In the United States, the Covid-19 pandemic has been exceptionally disruptive for the Black, Indigenous, and Hispanic communities. For example, as of July 2020:

  • Black people were more than twice as likely to die from Covid-19 as White people.
  • Indigenous people accounted for more than 56 percent of Covid deaths in New Mexico (home to part of the Navajo Nation), although indigenous people were only 8.8 percent of the state’s population.
  • Hispanic Americans between the ages of 40 and 59 had been infected at a rate five times greater than White people in the same age group, nationwide.

Actually, the available statistics likely understate the disparate impacts of Covid substantially, because many states are inadequately reporting demographic data for Covid-related cases and deaths among minority group members. 

An important factor in Covid's disparate impacts is that a much higher proportion of minority group members have to live in overcrowded and/or substandard housing. That problem compounds other disparate impacts of the pandemic--such as the facts that people of color are more likely to: (1) have “essential” jobs in crowded workplaces; (2) rely on crowded public transportation; and (3) suffer from pre-existing health conditions. Studies have linked many of those pre-existing conditions to substandard and overcrowded housing.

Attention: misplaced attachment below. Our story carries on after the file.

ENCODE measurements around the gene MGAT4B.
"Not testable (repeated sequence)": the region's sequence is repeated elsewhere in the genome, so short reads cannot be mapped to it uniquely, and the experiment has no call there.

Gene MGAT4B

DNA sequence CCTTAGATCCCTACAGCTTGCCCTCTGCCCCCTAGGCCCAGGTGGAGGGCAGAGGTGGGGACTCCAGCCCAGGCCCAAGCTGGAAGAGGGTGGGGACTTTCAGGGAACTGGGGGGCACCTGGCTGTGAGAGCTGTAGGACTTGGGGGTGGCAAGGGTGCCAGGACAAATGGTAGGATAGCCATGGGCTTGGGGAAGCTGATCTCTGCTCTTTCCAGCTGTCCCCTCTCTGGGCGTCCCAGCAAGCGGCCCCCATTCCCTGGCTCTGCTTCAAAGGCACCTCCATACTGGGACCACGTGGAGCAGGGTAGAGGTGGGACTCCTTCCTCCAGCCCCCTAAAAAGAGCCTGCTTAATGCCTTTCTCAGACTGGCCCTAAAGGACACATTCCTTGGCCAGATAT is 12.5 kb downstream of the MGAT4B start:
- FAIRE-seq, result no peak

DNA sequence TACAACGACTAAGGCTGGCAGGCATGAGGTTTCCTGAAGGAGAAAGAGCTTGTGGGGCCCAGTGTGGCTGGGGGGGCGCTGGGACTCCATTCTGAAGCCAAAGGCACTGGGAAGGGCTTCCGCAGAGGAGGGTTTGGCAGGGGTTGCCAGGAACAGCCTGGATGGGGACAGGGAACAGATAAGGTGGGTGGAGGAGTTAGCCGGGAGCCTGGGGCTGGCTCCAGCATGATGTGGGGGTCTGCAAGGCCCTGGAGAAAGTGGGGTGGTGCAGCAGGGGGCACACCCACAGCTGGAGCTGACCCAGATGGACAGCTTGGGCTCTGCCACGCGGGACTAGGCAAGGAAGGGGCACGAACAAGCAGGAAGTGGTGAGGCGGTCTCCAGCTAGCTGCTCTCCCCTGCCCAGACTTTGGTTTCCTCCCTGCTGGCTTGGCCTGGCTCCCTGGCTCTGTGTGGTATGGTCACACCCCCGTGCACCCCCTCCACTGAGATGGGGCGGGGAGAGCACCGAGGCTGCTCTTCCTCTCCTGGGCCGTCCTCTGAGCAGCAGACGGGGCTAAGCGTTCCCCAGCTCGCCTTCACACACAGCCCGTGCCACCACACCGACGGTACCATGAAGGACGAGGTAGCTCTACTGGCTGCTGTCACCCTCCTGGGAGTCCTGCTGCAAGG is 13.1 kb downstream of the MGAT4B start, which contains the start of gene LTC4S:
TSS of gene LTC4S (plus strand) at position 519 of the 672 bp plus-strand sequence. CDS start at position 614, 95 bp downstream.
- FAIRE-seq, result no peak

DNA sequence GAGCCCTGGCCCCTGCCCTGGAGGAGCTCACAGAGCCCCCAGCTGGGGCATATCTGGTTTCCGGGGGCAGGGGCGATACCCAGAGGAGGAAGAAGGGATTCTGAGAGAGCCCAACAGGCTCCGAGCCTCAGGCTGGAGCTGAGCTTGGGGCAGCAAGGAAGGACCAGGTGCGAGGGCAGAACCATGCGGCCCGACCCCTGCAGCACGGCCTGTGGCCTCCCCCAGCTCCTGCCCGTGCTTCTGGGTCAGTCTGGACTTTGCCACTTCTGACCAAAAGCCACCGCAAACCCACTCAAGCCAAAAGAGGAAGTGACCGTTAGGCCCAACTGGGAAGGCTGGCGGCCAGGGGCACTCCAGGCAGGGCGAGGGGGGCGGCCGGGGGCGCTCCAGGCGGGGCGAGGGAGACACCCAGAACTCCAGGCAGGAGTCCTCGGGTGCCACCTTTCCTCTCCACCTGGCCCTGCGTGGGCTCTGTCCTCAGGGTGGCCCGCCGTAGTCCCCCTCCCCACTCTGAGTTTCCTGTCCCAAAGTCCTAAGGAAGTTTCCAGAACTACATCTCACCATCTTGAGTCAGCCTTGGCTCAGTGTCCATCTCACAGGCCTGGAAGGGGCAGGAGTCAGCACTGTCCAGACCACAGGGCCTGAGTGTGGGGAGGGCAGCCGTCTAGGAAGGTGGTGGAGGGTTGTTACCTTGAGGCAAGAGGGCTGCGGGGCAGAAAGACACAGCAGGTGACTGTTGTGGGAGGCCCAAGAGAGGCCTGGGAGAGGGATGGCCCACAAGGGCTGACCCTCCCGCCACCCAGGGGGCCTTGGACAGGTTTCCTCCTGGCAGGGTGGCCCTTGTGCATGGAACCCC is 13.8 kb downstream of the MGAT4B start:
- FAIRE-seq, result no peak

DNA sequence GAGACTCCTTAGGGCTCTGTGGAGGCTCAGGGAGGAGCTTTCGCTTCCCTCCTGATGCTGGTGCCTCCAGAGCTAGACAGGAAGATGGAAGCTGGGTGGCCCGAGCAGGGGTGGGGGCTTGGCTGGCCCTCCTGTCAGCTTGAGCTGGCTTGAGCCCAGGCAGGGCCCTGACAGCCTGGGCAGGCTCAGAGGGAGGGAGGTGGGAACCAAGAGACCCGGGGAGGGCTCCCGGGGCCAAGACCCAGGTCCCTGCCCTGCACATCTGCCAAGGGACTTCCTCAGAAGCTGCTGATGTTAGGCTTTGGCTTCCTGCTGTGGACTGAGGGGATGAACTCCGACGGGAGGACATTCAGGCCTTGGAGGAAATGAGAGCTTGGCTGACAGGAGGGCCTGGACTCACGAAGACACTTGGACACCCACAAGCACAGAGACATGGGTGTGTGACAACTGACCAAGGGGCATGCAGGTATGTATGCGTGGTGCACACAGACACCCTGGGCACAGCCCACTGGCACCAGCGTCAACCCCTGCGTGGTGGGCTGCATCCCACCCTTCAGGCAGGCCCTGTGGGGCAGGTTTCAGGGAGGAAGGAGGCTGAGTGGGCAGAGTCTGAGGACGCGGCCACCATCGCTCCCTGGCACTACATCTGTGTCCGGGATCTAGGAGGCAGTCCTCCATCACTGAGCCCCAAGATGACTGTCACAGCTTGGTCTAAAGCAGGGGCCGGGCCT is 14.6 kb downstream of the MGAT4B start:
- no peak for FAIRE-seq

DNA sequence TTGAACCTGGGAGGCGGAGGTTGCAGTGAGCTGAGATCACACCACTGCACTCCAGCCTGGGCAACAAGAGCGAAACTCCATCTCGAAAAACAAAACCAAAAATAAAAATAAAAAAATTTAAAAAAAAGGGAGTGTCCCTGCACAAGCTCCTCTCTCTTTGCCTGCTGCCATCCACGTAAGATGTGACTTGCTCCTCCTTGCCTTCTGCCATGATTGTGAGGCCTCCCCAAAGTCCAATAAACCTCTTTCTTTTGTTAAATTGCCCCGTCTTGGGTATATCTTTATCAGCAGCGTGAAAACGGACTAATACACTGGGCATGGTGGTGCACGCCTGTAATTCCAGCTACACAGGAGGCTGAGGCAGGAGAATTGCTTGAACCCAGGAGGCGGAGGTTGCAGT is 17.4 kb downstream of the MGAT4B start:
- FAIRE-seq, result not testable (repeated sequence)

Economically exclusionary housing practices are a major cause of the disproportionate housing problems of minority group members. Those practices (exclusionary zoning and other, overly-restrictive, housing-related practices) prevent the building and preservation of sufficient amounts of housing affordable to low- and moderate-income Americans—especially in and near high-opportunity communities. Also, by pushing housing prices up, those policies prevent many low- and moderate-income families with children from accessing adequate housing units.